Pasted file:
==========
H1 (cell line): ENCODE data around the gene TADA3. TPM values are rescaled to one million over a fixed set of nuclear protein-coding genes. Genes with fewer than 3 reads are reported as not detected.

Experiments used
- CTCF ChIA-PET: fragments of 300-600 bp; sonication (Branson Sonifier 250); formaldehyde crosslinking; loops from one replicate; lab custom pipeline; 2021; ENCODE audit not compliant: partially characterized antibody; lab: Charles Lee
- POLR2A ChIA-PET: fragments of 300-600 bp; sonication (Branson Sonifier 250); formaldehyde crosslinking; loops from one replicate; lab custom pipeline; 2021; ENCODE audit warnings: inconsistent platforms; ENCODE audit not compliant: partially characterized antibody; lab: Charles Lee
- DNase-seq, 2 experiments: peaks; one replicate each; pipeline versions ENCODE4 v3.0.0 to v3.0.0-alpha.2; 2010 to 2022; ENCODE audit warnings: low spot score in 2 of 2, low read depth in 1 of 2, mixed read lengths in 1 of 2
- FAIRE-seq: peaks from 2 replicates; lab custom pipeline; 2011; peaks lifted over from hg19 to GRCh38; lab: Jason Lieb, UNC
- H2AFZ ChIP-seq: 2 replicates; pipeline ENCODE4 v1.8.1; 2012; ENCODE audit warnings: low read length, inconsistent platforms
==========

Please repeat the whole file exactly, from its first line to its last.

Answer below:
H1 (cell line): ENCODE data around the gene TADA3. TPM values are rescaled to one million over a fixed set of nuclear protein-coding genes. Genes with fewer than 3 reads are reported as not detected.

Experiments used
- CTCF ChIA-PET: fragments of 300-600 bp; sonication (Branson Sonifier 250); formaldehyde crosslinking; loops from one replicate; lab custom pipeline; 2021; ENCODE audit not compliant: partially characterized antibody; lab: Charles Lee
- POLR2A ChIA-PET: fragments of 300-600 bp; sonication (Branson Sonifier 250); formaldehyde crosslinking; loops from one replicate; lab custom pipeline; 2021; ENCODE audit warnings: inconsistent platforms; ENCODE audit not compliant: partially characterized antibody; lab: Charles Lee
- DNase-seq, 2 experiments: peaks; one replicate each; pipeline versions ENCODE4 v3.0.0 to v3.0.0-alpha.2; 2010 to 2022; ENCODE audit warnings: low spot score in 2 of 2, low read depth in 1 of 2, mixed read lengths in 1 of 2
- FAIRE-seq: peaks from 2 replicates; lab custom pipeline; 2011; peaks lifted over from hg19 to GRCh38; lab: Jason Lieb, UNC
- H2AFZ ChIP-seq: 2 replicates; pipeline ENCODE4 v1.8.1; 2012; ENCODE audit warnings: low read length, inconsistent platforms